Types of Corporate Restructuring

Types of Corporate Restructuring

Every company follows a lifecycle composed of four stages: start-up, growth, maturity, and decline. The table below summarizes each lifecycle stage’s corresponding profitability, revenue growth, and risk profile.

$$ \begin{array}{c|c|c|c|c} \textbf{Stage in} & \textbf{Start-up} & \textbf{Growth} & \textbf{Maturity} & \textbf{Decline} \\ \textbf{Life Cycle} & & & & \\ \hline \text{Revenue} & \text{Beginning} & \text{Rising} & \text{Slowing} & \text{Negative} \\ \text{growth} & & & & \\ \hline \text{Free cash flow} & \text{Negative} & \text{Improving} & \text{Peak} & \text{Declining} \\ \hline \text{Business risk} & \text{High} & \text{Medium} & \text{Low} & \text{Medium-} \\ & & & & \text{High} \\ \hline \text{Debt in capital} & \text{Close to 0%} & {0-20\%} & {20+\%} & 20+\% \\ \text{structure} & & & & \end{array} $$

Most managers are willing to change the fate of their company at the maturity and decline stages. These types of changes are grouped into 3 main categories:

  • Investments: These are actions that increase a company’s scope or size, leading to revenue growth.
  • Divestments: These actions will reduce the size or scope of a company by removing higher-risk and lower-profitability operations to improve financial performance.
  • Restructuring: These changes improve cost and financing structures without altering the scope or size of a company. This will lead to an increase in growth and profitability while reducing risks.

Motivations for Corporate Structural Change

An issuer’s motivation for structural change can either be top-down or issuer-specific.

$$ \begin{array}{c|c|c|c} & \textbf{Divestment} & \textbf{Investment} & \textbf{Restructuring} \\ & \textbf{Actions} & \textbf{Action} & \textbf{Actions} \\ \hline \text{Top-down} & \text{High-security} & & \\ & \text{price.} & & \\ & \text{Industry shocks.} & & \\ \hline \text{Issuer} & \text{Increase growth.} & \text{Valuation.} & \text{Bankruptcy and} \\ \text{-specific} & \text{Synergy} & \text{Liquidity.} & \text{liquidation.} \\ & \text{realization.} & \text{Regulation.} & \text{Improve ROC.} \\ & \text{Secure resources.} & \text{Focus on business} & \\ & \text{Opportunity to} & \text{lines.} & \\ & \text{acquire an} & & \\ & \text{undervalued target.} & & \end{array} $$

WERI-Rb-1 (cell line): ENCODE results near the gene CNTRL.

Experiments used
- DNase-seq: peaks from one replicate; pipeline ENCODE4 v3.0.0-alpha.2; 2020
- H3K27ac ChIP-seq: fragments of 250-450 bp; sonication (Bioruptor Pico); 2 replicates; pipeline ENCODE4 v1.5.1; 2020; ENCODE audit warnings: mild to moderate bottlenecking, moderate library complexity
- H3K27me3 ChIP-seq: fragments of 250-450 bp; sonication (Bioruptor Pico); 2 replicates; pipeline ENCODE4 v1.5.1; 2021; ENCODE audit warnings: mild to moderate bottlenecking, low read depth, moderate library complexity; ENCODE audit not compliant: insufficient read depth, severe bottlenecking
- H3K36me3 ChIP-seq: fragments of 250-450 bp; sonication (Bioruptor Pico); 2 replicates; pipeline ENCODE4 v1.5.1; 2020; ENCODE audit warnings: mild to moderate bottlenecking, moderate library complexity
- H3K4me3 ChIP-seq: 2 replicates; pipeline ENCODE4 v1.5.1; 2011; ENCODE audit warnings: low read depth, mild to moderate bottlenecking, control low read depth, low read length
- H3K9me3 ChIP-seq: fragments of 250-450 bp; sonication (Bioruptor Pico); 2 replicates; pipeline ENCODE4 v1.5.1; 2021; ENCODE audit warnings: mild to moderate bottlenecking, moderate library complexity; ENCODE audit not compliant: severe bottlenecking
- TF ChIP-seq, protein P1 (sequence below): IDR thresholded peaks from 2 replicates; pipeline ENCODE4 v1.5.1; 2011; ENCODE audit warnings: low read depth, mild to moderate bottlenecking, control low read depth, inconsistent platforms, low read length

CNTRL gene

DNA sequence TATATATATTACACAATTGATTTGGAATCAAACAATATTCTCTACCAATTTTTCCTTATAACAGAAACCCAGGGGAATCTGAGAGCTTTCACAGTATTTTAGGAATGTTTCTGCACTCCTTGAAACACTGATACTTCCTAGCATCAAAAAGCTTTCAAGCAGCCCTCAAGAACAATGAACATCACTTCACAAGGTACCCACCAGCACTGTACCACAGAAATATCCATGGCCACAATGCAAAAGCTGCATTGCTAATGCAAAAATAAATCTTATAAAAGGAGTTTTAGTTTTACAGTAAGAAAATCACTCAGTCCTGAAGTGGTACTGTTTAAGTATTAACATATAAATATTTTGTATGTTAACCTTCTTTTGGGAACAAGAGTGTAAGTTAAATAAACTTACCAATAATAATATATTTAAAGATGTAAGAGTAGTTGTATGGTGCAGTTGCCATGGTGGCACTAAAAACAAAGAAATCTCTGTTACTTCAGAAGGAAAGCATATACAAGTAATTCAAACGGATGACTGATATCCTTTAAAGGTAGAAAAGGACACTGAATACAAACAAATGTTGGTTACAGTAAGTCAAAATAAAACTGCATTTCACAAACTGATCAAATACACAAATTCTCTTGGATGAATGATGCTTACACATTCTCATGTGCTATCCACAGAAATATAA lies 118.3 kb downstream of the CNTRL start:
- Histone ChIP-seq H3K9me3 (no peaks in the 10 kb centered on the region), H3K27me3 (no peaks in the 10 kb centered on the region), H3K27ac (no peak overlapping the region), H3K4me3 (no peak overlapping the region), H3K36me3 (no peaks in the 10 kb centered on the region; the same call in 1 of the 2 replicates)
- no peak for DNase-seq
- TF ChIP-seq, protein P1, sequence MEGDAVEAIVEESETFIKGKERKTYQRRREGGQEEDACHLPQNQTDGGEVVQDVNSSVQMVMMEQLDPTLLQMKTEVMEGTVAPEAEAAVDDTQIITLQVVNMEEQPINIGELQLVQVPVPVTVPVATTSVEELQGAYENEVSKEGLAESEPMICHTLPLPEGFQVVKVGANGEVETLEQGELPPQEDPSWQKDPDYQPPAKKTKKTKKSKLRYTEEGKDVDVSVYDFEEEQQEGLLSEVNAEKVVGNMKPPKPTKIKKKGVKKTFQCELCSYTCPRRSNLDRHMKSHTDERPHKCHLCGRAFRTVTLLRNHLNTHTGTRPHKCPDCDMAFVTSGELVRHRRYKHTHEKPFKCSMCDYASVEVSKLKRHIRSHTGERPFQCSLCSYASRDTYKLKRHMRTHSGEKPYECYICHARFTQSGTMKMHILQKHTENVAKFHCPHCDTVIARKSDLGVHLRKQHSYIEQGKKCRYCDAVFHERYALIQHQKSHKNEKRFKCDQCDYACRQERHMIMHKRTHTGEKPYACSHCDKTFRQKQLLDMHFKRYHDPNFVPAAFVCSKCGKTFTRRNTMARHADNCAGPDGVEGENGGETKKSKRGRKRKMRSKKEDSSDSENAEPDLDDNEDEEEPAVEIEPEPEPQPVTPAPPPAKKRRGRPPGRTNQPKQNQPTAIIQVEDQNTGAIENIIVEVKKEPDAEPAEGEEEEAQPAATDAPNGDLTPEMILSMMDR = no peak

Top-down drivers cover all three types of restructuring. All changes have been pro-cyclical, coinciding with price falls during recessions. Some explanations for the correlation between corporate transaction activity and asset price are:

  • Greater CEO confidence: When CEOs are confident about the future, they are likely to take significant actions, leading to increased asset prices.
  • Lower financing cost: Higher equity prices and lower interest rates will lead to lower interest expenses for equity and debt-financed transactions.
  • The board and management know their stock is overvalued: Overvalued stocks can be exchanged in restructuring transactions to realize value.

In rare circumstances, corporate transactions in weak economic growth periods create more value than those in strong economic growth periods. During regulatory changes, there are more industry-specific waves of corporate transactions.

Types of Corporate Restructuring

Investment Actions

Access to resources, creating synergies, increasing growth, and improving capabilities are common motivations for investment actions. Cost synergies are generally created through economies of scale, while revenue synergies are created through economies of scope.

  1. Equity investment: This involves a company purchasing a large stake in another company’s equity that is less than 50% of its shares. Both companies operate independently. However, if the investment is large, the investor can have representation on the investee’s board. An equity investment is made as the first step before an actual acquisition to establish a strategic partnership with the investee or as an investment in an undervalued company.
  2. Joint venture: This is when two companies come together and jointly run a separate company to achieve a certain business objective. Each company will contribute employees, know-how, and assets to the joint venture company and will share the profits from the joint venture. They are commonly used when conducting business in a new market.
  3. Acquisition: An acquisition occurs when an acquirer purchases a target and gains control of either a specific group of assets or an entire company in exchange for some consideration, such as cash or shares, or a combination of both. Upon completion of the acquisition process, the target ceases its existence as an independent company. The target becomes a subsidiary of the acquirer, who then prepares consolidated financial statements. Unlike joint ventures and equity investments, the acquirer in an acquisition assumes full control over the target.